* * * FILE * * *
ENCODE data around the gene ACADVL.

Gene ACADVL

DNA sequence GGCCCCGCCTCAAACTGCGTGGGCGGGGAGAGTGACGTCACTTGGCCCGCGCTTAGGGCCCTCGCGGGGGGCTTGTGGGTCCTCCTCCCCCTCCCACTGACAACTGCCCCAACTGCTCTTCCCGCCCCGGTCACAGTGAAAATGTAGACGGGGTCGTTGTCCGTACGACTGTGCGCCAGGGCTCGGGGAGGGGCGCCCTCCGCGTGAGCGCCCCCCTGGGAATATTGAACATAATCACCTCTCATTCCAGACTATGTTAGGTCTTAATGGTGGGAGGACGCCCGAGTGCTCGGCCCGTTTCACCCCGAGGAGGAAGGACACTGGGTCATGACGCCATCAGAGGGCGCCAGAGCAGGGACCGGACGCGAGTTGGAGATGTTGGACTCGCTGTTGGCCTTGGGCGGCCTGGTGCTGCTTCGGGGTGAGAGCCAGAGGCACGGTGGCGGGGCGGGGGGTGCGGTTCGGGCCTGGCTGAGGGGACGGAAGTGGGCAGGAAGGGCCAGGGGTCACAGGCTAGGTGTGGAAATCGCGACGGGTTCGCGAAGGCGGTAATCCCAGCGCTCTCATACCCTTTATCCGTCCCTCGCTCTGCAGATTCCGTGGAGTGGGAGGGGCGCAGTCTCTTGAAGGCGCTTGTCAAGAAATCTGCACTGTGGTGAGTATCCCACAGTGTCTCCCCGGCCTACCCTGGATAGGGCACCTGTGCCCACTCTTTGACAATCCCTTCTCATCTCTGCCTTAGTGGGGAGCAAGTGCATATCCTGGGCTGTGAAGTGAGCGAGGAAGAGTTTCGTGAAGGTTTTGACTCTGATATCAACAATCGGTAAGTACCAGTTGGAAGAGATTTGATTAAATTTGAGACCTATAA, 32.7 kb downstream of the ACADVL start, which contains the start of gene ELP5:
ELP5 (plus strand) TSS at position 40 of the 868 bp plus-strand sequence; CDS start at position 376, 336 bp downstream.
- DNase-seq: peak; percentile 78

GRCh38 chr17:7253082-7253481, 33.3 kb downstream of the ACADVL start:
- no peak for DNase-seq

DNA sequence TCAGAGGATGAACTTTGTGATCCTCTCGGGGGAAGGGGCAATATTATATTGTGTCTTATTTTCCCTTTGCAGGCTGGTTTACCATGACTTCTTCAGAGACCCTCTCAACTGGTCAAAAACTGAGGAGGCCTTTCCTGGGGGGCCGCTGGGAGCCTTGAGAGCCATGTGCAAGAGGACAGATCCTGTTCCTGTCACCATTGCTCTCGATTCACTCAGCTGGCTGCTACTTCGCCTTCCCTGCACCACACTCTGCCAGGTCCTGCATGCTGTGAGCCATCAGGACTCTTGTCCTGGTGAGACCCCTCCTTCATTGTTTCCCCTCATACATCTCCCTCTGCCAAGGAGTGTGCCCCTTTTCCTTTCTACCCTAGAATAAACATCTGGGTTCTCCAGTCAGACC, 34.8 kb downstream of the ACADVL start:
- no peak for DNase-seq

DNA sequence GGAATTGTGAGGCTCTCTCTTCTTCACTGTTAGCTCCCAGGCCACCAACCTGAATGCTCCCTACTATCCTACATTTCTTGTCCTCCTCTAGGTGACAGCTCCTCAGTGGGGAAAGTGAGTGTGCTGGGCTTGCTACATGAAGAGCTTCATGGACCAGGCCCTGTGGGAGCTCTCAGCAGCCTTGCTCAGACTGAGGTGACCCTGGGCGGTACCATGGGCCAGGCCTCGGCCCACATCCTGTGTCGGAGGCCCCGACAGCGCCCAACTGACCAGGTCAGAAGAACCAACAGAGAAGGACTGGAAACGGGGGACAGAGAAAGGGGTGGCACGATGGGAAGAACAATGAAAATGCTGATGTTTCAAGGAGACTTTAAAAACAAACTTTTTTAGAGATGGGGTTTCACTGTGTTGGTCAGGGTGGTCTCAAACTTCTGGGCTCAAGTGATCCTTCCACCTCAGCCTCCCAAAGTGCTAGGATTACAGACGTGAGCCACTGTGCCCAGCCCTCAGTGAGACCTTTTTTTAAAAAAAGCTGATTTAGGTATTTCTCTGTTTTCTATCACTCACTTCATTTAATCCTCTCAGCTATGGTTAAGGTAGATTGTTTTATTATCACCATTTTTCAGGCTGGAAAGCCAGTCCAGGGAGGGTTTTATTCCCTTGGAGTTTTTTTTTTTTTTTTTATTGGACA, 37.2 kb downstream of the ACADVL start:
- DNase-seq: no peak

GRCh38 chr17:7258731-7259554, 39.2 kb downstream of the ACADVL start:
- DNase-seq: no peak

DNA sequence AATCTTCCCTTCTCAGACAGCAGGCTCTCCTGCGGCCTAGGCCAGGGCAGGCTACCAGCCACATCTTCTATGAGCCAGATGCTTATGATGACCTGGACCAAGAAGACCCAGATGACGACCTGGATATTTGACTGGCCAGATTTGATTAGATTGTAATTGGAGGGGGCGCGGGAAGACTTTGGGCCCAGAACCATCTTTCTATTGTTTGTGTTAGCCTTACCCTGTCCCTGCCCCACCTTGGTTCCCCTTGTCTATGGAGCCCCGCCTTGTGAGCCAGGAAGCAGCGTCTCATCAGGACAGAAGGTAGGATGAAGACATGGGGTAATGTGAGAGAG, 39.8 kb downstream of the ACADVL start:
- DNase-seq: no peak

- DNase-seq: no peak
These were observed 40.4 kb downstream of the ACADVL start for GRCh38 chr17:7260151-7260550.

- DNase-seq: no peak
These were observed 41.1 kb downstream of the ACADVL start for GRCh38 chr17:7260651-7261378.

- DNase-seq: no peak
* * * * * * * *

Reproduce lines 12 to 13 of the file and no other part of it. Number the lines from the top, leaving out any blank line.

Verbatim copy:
GRCh38 chr17:7258731-7259554, 39.2 kb downstream of the ACADVL start:
- DNase-seq: no peak